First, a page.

Presidential Pardon in Tunisia: An Evolving Instrument of Reform?

2014-08-28    |   

Presidential Pardon in Tunisia: An Evolving Instrument of Reform?

On July, 24, 2014, the anniversary of the Declaration of the Tunisian Republic, Tunisian president Moncef Marzouki pardoned and set free 1,630 convicted prisoners, including 1,201 people who had been imprisoned for using drugs and who were first offenders not implicated in any other offenses. One man sentenced to death had his sentence commuted to life imprisonment. The pardon did not cover serious offenses, especially those related to terrorism, smuggling weapons and ammunition into the country, dealing drugs, murder and serious moral offenses.

It was noticeable that the presidency's insistence on regularly using this mechanism, in spite of objections, was accompanied this time by an attempt by the presidency to use it to reform the legal system as a whole.

First: Insistence on the Regular Special Pardon

Article 77 of the new Tunisian Constitution says that the special pardon is one of the prerogatives of the president.[1] The reference comes at the end of the list of the president's prerogatives and is briefly mentioned as one of his responsibilities. The 1959 Constitution, on the other hand, specifically stated that the special pardon was “the president's right”.[2]

The difference in the way the two constitutional articles are formulated shows the change in the status and concept of the presidential pardon. The change appears to be in line with objections to executive interference in judicial verdicts through the mechanism of the pardon, whether in international legal experience or within the local legal and human rights framework. Whatever the case, the presidential pardon is once again a part of the scene because of criticisms of the way it has been applied by the first elected president of Tunisia after the revolution. Since he first took office, Marzouki has made a point of issuing a presidential pardon on every national or religious holiday. The number of people pardoned under Marzouki has been unusually high, amounting to more than 15,950 prisoners in one year, and the pardons have been unusually frequent.[3]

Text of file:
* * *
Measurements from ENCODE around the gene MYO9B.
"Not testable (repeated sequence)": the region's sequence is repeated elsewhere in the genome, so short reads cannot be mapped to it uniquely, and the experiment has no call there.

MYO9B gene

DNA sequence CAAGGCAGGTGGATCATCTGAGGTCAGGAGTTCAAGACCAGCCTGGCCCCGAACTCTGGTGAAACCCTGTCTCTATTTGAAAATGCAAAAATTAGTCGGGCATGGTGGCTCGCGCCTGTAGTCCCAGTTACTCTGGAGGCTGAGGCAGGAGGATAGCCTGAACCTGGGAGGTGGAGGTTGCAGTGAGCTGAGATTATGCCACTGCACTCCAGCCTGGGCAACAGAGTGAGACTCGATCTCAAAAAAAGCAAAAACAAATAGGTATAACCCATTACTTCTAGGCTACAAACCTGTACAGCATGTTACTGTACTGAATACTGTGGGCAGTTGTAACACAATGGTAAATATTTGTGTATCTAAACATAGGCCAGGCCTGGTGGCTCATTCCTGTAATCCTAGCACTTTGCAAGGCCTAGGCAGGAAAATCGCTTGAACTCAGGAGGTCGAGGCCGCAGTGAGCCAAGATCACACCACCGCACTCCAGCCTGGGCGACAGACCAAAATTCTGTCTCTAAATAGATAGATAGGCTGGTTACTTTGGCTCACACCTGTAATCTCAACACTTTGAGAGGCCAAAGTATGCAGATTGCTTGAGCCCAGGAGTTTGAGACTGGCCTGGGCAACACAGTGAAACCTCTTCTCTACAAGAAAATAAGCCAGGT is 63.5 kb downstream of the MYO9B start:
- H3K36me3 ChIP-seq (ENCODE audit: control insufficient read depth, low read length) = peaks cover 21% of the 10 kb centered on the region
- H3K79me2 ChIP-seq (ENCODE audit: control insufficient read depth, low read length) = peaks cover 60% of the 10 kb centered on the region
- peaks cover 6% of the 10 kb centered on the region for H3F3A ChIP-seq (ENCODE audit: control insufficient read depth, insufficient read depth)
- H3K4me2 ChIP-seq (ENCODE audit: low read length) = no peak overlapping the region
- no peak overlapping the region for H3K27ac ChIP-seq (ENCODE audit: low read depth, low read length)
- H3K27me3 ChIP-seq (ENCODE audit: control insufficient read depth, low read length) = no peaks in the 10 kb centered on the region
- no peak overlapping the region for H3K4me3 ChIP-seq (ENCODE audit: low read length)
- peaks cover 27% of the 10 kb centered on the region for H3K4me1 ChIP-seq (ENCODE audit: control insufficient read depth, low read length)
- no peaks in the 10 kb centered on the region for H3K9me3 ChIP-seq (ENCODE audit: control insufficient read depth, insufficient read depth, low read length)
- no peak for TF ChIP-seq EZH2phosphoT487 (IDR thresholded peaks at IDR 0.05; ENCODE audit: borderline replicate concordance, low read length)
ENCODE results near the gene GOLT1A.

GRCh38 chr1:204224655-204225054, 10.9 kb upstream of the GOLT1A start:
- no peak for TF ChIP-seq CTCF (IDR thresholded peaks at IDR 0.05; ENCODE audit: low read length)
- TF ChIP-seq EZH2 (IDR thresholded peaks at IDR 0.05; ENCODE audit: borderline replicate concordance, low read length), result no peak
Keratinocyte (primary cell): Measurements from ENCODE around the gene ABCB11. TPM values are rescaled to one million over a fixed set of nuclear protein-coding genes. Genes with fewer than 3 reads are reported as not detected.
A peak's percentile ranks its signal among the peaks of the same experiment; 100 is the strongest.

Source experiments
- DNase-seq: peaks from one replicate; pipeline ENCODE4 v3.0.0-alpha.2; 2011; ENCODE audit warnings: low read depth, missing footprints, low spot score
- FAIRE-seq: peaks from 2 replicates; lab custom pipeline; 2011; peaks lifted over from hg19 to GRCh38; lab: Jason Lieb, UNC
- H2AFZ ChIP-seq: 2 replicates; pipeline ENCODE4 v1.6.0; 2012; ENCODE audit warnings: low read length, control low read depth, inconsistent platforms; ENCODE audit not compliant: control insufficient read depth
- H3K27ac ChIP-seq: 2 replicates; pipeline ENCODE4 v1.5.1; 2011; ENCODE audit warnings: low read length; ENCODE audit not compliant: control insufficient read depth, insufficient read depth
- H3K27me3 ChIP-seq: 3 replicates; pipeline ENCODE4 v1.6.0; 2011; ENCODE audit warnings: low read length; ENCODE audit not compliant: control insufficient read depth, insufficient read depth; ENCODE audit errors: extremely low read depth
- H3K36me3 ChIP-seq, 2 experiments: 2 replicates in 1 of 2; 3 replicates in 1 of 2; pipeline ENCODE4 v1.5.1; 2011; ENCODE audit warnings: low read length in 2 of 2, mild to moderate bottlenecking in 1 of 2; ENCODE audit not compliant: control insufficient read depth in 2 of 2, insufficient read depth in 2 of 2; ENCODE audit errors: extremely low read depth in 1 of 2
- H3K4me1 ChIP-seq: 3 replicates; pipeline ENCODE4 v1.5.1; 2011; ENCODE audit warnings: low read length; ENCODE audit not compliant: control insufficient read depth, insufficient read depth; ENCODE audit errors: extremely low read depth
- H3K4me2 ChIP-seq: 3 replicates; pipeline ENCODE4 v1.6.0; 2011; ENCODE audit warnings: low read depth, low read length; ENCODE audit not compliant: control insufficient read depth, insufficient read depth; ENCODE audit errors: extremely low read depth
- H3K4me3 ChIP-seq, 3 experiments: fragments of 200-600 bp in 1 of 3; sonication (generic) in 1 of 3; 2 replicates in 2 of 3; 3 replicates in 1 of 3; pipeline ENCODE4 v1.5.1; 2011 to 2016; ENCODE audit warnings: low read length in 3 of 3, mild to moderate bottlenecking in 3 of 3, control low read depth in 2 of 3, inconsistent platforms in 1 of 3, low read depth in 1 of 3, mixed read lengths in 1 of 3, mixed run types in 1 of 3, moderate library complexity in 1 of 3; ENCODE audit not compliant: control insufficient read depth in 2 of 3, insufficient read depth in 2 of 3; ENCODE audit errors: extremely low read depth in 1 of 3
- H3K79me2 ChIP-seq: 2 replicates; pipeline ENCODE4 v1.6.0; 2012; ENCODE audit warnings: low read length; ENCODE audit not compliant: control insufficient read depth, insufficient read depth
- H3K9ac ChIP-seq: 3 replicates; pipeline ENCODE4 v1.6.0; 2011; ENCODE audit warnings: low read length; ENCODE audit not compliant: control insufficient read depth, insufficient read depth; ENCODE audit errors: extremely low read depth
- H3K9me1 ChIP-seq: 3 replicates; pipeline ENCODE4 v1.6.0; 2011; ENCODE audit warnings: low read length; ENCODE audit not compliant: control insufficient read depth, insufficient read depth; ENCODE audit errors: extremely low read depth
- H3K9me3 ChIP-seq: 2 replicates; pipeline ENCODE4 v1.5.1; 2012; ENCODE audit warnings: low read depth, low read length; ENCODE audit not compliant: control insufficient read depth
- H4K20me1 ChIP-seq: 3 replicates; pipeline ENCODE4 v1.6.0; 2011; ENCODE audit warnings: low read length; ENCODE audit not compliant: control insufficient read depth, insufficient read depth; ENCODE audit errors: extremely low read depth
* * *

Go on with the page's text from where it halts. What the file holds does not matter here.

There have been some negative reactions to the allegedly arbitrary use of the presidential pardon, especially after the media reported a level of recidivism among the prisoners pardoned and stated that people convicted of serious crimes had been released. They said that the pardon took no account of the character of the convicts and that as soon as they came out of jail, some of those pardoned had committed serious crimes – including crimes affecting national security. The criticisms have been so harsh that the presidency is reviewing the way it has used the pardon. This has been reflected in the number of prisoners pardoned, and in stricter criteria that take into account the character of the prisoners and the seriousness of their offenses.